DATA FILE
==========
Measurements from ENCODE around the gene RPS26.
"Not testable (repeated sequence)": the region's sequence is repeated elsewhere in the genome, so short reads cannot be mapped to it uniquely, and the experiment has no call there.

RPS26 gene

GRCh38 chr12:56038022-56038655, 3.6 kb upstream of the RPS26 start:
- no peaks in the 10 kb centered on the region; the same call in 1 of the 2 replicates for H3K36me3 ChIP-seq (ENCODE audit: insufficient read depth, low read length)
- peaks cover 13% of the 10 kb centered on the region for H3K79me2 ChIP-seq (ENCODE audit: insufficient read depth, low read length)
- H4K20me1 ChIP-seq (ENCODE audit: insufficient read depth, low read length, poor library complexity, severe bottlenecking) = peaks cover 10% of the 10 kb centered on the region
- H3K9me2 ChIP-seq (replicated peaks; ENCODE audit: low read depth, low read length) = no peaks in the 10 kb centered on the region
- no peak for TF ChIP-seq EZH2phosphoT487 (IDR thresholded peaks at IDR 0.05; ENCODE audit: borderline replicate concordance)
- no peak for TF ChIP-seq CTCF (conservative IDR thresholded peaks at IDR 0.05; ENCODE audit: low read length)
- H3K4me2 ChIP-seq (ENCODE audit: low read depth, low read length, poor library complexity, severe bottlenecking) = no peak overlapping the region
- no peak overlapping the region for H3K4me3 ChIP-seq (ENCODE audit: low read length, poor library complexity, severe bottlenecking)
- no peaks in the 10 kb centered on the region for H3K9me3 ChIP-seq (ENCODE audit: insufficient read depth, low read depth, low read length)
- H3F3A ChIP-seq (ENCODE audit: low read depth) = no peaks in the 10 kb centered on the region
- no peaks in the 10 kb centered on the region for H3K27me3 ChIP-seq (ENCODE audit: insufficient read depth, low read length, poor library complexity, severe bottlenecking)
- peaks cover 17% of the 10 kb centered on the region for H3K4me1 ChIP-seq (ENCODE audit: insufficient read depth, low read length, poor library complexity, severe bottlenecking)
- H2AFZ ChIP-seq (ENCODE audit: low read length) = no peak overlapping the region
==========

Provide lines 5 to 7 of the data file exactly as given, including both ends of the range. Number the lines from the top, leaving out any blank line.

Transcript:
- no peaks in the 10 kb centered on the region; the same call in 1 of the 2 replicates for H3K36me3 ChIP-seq (ENCODE audit: insufficient read depth, low read length)
- peaks cover 13% of the 10 kb centered on the region for H3K79me2 ChIP-seq (ENCODE audit: insufficient read depth, low read length)
- H4K20me1 ChIP-seq (ENCODE audit: insufficient read depth, low read length, poor library complexity, severe bottlenecking) = peaks cover 10% of the 10 kb centered on the region